UPDATE: Domestic Rare Earth Mining as a Solution to Chinese Monopoly

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By: Victoria Clontz, Staff Member

By the end of 2017, over 5 billion people are expected to be mobile phone users.[1] This estimate becomes all the more significant when considered with the fact that 97% of the rare earth metals, the materials used to make high-tech products like cell phones, produced in the entire world come from China.[2] This dominance over the production of such important minerals has put the United States, along with European Union countries, in the precarious position of relying on virtual monopoly holder.[3] The U.S., joined by the EU and Japan, filed a complaint against China’s unfair pricing and supply tactics with the World Trade Organization.[4]

In response to China’s dominance, several companies have begun developing plans for domestic drilling in the various rare earth deposits located in the US.[5] One of these companies, Molycorp, located in Mountain Pass, CA, owns what is reportedly one of the “greatest rare-earth deposits in the world,” almost double the size of the largest deposit in China.[6] The Mountain Pass mine was once the world producer of rare earths, but was forced to close operations in 2002 due to the low-price competition from China.[7]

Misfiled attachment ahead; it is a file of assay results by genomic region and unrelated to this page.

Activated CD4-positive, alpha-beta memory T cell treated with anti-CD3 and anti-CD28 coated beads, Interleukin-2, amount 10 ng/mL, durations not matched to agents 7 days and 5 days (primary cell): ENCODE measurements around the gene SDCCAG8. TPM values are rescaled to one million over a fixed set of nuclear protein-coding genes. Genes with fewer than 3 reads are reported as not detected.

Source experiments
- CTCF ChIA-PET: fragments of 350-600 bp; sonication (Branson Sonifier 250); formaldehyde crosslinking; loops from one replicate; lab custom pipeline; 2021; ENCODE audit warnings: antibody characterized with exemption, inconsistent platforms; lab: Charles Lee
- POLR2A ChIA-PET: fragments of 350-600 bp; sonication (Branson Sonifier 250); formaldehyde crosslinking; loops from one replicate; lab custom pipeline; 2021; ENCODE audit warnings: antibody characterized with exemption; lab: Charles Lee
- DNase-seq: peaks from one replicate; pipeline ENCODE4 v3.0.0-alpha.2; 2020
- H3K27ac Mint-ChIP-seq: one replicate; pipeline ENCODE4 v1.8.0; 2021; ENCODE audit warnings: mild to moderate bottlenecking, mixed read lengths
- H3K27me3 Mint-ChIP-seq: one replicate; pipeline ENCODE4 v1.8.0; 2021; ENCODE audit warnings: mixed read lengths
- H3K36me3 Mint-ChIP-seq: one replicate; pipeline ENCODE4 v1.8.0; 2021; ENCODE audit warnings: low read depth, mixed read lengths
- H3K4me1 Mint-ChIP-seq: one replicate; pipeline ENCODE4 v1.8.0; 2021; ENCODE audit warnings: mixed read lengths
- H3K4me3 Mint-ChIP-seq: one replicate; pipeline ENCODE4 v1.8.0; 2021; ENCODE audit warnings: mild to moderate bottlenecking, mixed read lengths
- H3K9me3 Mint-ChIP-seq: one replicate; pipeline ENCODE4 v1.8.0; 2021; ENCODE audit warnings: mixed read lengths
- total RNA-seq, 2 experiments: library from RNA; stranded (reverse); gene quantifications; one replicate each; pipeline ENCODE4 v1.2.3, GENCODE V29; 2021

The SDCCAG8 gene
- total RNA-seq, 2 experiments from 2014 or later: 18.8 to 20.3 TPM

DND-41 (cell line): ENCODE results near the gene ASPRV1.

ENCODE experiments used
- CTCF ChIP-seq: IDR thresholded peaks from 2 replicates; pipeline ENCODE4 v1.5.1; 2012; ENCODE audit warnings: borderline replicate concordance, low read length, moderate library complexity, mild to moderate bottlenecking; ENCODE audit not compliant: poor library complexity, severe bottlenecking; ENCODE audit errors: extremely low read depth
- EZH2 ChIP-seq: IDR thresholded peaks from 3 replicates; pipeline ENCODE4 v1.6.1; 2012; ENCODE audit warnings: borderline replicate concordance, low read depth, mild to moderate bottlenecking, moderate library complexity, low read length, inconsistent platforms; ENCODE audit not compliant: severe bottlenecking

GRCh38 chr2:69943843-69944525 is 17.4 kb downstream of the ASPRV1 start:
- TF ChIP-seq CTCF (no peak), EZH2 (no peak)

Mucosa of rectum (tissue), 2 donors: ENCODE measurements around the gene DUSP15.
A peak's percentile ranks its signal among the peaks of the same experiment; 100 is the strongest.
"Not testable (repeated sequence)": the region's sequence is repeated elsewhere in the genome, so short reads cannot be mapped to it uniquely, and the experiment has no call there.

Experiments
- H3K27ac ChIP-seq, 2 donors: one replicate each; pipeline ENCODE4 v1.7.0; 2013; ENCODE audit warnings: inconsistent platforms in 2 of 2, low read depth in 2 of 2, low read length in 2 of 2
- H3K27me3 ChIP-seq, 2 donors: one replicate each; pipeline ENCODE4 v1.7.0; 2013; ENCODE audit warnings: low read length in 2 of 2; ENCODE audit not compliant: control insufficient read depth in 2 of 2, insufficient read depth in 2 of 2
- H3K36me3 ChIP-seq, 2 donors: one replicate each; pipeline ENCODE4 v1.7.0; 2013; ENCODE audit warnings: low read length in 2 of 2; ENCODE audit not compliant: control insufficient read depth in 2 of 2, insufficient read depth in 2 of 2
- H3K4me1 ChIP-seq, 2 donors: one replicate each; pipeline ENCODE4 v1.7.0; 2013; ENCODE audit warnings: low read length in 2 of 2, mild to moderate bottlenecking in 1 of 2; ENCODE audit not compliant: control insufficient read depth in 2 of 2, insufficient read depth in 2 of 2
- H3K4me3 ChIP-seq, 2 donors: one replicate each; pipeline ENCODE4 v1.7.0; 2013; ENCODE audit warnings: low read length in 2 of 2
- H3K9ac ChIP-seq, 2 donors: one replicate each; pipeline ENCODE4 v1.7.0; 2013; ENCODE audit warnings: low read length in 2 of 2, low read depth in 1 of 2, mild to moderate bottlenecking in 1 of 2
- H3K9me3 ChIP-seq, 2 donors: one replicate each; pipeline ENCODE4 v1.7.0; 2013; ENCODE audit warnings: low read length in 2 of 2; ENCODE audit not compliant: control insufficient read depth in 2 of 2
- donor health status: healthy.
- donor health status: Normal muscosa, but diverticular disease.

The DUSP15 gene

As with all mining processes, environmental hazards remain a concern among communities and government agencies alike.[8] However, the cost of playing by China’s rules may very well be too high for US manufacturers to continue.
[1] Zoe Fox, 5 Billion People Will Use Mobile Phones by 2017, Mashable, http://mashable.com/2013/10/03/mobile-phones-2017/ (last visited Oct. 7, 2013).
[2] Russia Vies to Challenge China’s 97% Monopoly on Rare Earth Metals, RT.com (Apr. 26, 2013, 9:21AM), http://rt.com/business/production-china-rare-metals-402/.
[3] Id.
[4] Paul Martyn, Rare Earth Minerals: An End to China’s Monopoly in Sight, Forbes (Jun. 8, 2012, 3:17PM), http://www.forbes.com/sites/ciocentral/2012/06/08/rare-earth-minerals-an-end-to-chinas-monopoly-is-in-sight/.
[5] Id.
[6] Martin Zimmerman, California Metal Mine Regains Luster, L.A. Times, Oct. 14, 2009, http://articles.latimes.com/2009/oct/14/business/fi-rare-earth14.
[7] Id.
[8] Lindsey Hilsum, Are Rare Earth Minerals Too Costly for Environment, PBS (Dec. 14, 2009), http://www.pbs.org/newshour/bb/asia/july-dec09/china_12-14.html.